After some minutes of adjusting and twisting her arms and legs, as well as testing her balance, Samantha started climbing up the side the way she had learned in the videos. She had failed a couple of times, but she remembered to pull herself up with her body weight and push with her arms to create balancing points.

Finally, after a few minutes, her feet landed in the kayak, and she breathed a sigh of relief. She looked around to make sure no one saw her embarrassing performance, but no one was in sight.

Samantha learned a valuable lesson during that trip. It was easy to become complacent and assume that nothing could go wrong, but sometimes accidents happen, and it’s better to be prepared. She vowed to never go kayaking without familiarizing herself with basic safety techniques, and to always carry her phone just in case. From that day on, she knew that she was capable of handling whatever challenges came her way on the water.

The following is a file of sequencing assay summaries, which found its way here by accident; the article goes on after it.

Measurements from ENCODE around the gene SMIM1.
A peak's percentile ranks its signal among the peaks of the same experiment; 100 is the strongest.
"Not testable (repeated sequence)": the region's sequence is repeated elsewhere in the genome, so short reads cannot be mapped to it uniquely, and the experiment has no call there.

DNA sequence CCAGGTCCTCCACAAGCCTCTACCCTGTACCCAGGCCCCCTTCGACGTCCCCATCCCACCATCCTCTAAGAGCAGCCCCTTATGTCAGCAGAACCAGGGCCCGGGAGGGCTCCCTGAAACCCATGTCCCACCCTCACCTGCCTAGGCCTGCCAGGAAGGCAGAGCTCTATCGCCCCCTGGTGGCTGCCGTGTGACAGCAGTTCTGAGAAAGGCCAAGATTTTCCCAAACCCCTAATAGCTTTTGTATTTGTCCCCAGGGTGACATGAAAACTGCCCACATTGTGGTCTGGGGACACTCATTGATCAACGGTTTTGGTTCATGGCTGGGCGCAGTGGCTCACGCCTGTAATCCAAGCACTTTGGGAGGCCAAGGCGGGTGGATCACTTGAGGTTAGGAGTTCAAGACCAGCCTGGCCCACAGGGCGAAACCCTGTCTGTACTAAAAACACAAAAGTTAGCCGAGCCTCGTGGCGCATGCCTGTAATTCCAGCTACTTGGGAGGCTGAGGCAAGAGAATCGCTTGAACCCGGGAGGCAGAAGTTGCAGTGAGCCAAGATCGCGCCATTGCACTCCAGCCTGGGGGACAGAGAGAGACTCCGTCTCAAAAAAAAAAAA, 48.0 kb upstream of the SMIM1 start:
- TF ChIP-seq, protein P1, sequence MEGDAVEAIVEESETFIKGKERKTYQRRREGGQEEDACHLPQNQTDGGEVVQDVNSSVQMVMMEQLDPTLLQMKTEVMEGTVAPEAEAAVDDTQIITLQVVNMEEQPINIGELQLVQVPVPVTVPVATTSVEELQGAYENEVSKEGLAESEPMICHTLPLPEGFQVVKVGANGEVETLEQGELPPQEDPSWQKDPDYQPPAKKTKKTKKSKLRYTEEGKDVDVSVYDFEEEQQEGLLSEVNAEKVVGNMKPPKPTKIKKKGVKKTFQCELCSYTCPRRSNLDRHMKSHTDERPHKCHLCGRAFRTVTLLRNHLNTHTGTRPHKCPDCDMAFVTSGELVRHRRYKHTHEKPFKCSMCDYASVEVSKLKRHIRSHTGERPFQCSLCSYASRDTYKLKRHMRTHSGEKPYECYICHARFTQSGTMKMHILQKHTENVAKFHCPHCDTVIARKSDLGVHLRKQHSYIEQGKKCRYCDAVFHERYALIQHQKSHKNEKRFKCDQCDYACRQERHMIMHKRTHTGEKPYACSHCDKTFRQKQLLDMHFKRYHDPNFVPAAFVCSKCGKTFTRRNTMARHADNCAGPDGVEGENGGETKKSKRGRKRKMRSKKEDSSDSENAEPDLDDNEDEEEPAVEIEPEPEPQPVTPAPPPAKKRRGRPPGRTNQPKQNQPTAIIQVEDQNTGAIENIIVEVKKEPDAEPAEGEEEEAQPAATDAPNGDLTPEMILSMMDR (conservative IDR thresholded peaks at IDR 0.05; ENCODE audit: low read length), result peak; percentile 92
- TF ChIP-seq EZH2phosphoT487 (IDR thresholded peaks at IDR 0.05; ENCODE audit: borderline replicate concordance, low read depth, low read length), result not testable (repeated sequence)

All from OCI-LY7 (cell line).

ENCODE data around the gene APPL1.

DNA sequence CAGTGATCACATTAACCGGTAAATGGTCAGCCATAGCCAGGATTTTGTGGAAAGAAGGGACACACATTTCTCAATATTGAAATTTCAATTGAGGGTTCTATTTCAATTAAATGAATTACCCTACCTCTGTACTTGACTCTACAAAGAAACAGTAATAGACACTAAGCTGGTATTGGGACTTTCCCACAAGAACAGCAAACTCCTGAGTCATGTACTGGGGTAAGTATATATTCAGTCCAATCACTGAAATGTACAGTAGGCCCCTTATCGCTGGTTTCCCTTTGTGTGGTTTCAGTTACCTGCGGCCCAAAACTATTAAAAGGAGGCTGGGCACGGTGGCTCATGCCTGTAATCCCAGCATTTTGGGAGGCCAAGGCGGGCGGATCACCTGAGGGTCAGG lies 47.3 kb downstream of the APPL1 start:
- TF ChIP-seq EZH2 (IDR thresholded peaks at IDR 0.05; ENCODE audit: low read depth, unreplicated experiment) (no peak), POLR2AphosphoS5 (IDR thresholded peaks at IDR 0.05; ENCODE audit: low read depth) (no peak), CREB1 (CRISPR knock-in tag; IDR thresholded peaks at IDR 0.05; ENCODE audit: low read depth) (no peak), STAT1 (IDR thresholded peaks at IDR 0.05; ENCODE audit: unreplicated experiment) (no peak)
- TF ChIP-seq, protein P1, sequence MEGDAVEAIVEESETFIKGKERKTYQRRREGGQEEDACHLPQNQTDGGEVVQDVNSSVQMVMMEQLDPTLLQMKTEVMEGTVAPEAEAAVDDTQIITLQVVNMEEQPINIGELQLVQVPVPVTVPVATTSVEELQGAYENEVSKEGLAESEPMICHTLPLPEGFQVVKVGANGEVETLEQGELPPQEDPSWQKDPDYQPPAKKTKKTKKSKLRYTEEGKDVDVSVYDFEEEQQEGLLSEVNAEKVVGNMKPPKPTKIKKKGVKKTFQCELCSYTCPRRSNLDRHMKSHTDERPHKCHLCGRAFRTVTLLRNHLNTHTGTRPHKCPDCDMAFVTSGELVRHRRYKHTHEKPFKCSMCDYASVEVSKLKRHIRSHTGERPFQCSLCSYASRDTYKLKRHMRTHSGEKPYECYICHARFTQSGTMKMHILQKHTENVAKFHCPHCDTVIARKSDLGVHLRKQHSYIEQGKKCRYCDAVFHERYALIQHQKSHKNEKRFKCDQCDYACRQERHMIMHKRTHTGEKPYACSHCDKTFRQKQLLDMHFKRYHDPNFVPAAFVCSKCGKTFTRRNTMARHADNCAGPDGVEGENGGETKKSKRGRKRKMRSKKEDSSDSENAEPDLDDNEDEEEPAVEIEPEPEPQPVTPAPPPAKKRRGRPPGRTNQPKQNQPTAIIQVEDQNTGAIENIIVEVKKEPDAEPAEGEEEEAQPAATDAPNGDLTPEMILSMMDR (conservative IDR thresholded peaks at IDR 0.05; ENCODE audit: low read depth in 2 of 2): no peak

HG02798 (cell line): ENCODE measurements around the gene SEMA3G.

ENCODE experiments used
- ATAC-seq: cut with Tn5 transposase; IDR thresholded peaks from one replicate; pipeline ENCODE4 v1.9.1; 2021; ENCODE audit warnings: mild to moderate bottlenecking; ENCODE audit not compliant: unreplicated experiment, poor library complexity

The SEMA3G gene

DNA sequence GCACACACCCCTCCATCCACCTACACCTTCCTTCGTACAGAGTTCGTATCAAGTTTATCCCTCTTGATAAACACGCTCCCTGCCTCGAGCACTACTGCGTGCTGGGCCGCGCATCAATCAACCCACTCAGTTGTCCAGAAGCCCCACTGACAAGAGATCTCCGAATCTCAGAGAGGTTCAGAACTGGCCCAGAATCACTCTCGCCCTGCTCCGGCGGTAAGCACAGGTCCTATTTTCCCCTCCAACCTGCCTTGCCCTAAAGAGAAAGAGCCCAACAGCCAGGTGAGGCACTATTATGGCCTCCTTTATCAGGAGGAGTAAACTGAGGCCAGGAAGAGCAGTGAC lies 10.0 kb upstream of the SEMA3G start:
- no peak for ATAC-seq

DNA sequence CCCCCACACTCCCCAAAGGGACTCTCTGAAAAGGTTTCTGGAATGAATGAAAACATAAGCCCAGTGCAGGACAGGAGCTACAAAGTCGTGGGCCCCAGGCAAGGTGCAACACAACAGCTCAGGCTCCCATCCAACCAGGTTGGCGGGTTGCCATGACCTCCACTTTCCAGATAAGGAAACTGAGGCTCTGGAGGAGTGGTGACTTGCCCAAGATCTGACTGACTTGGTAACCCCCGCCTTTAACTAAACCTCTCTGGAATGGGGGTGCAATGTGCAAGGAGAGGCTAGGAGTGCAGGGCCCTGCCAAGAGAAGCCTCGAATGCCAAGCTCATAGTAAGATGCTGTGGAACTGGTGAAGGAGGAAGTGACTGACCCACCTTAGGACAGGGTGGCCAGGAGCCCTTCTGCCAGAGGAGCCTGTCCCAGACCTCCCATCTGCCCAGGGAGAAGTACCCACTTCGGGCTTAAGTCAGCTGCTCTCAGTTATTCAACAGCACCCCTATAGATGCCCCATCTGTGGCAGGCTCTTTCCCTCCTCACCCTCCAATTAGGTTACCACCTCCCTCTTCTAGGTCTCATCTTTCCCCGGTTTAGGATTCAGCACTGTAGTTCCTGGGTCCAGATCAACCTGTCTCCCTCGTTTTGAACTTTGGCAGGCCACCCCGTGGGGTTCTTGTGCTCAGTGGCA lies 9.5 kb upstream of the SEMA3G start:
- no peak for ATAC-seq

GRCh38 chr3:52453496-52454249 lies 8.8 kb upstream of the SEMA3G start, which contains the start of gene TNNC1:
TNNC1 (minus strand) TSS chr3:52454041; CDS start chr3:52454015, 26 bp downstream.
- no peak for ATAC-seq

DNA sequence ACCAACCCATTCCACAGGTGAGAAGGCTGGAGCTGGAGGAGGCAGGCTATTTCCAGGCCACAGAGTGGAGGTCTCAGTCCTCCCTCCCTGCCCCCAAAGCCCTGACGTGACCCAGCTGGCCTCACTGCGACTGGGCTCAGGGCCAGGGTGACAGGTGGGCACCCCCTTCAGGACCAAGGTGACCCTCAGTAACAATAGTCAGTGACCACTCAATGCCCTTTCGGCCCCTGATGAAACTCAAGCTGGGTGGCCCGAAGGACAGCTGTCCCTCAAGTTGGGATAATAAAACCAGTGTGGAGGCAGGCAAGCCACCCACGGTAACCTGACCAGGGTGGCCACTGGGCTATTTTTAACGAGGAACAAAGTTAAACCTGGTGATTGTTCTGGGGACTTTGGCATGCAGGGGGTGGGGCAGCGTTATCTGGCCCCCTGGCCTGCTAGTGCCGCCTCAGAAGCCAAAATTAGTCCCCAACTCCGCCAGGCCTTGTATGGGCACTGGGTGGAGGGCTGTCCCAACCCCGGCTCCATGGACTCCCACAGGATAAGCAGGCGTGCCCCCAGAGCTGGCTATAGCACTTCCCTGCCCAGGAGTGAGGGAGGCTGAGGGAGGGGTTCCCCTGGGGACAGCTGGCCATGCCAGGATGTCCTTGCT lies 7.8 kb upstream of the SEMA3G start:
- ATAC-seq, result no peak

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Knowing how to get back into a kayak after falling out is an essential skill for any paddler. By following the steps outlined in this post, you can help prevent capsizing and stay safe on the water. Remember to assess the situation, position your kayak, grab onto the side of the kayak, kick your way toward the cockpit, and climb back in slowly and steadily. If you’re unable to get back into your kayak, consider alternative options such as using a buddy’s kayak or swimming to the nearest shoreline. Always make safety your top priority and be prepared for the unexpected. With these tips in mind, you can enjoy your time on the water and stay safe as you paddle.